Basic postgresql benchmarking in 10 minutes with pgbench

November 23, 2013

Why benchmark?

Benchmark can be used beforehand to uncover hidden problems. Maybe I forgot to increase connection limit of 100 for a server that is expecting high load, maybe there is not enough resources to handle that many clients, etc, you get the picture.

Why pgbench?

For me there are two things: it is fast to setup, it is simple to use. You can checkout pgbench page on for all options and how it exactly works.

The benchmark

For this benchmark I used 2 droplets on Digital Ocean (refferal link), 8gb for the server and 2gb for a client. Both droplets are running Ubuntu 13.04 and postgresql 9.1 is installed from repos. Pgbench tables where initialized with scale factor 1000 because we will run the benchmark with max 1000 simultaneous connections.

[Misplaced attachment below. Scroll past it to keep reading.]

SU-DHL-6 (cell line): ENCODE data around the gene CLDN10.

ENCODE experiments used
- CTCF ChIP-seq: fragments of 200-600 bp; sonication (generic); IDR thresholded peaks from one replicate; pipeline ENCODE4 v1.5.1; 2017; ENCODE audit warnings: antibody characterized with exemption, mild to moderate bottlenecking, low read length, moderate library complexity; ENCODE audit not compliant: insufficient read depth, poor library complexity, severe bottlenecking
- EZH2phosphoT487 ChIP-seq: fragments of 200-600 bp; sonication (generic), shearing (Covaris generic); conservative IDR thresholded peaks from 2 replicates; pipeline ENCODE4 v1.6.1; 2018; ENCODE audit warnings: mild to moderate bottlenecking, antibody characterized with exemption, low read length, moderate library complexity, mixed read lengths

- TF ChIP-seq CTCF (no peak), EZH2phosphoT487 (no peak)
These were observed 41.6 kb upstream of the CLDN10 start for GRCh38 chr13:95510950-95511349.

pgbench -i -s 1000

 schemaname |     relname      | n_live_tup
 public     | pgbench_accounts |  100000000
 public     | pgbench_tellers  |      10000
 public     | pgbench_branches |       1000
 public     | pgbench_history  |          0

Default configuration results:

pgbench -c 10 -T 60

Shown on Y axis is number of successful connections in 60 seconds, on the X axis client number. Chart shows us that we hit a limit of 100 concurent connections and also sweet spot for current configuration is around 50 concurrent connections. For the sake of benchmark we raised Postgresql connection limit to 1000. We didn’t do any other tweaks.


Benchmarking Postgresql is vital before deploying your app. It can uncover obvious problems. Please do this, it doesn’t take much time.